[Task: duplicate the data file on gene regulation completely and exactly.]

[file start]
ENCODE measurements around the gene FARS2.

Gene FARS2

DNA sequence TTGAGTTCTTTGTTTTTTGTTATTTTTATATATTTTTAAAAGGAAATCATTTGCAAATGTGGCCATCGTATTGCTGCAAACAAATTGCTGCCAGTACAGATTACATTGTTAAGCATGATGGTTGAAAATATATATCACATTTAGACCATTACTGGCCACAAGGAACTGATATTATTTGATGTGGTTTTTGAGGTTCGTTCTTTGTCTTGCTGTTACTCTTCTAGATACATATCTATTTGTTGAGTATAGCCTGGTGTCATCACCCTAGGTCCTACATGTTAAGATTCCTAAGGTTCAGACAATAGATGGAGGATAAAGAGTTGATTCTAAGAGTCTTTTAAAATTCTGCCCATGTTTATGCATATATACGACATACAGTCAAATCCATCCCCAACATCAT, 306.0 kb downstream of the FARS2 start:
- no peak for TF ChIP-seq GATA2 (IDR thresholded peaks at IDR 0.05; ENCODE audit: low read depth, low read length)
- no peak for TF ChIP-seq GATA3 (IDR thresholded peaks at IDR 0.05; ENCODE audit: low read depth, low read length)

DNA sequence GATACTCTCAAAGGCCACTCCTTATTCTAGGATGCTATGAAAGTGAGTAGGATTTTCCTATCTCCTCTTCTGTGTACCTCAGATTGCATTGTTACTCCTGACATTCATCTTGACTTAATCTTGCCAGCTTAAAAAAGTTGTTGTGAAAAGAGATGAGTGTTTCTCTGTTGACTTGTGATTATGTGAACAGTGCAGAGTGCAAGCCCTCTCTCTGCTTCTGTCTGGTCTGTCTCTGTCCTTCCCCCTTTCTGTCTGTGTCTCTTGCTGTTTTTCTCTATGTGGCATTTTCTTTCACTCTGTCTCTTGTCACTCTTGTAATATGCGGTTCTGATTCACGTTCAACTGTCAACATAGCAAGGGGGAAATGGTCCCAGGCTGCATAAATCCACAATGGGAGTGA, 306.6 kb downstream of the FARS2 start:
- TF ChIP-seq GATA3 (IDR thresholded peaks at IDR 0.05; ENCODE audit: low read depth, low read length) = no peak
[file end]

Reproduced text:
ENCODE measurements around the gene FARS2.

Gene FARS2

DNA sequence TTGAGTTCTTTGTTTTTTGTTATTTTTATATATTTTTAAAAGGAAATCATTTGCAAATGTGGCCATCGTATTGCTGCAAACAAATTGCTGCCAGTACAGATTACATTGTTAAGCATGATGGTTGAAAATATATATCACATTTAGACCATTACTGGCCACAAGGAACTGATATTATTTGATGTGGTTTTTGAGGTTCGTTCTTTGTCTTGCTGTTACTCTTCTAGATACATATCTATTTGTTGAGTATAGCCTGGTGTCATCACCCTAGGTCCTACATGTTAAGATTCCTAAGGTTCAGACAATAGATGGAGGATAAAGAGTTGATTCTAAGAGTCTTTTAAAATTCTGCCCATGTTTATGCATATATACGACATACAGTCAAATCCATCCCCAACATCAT, 306.0 kb downstream of the FARS2 start:
- no peak for TF ChIP-seq GATA2 (IDR thresholded peaks at IDR 0.05; ENCODE audit: low read depth, low read length)
- no peak for TF ChIP-seq GATA3 (IDR thresholded peaks at IDR 0.05; ENCODE audit: low read depth, low read length)

DNA sequence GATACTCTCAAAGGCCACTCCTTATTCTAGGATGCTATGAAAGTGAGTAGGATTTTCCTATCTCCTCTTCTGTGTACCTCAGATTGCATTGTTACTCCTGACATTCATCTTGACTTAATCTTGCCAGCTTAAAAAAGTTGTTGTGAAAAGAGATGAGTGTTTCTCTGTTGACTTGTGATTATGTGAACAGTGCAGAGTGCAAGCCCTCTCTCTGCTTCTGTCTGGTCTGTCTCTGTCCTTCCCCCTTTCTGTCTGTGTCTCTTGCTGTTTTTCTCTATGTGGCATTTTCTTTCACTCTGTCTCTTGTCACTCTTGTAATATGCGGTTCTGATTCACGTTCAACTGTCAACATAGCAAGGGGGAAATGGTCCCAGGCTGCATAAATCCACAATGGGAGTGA, 306.6 kb downstream of the FARS2 start:
- TF ChIP-seq GATA3 (IDR thresholded peaks at IDR 0.05; ENCODE audit: low read depth, low read length) = no peak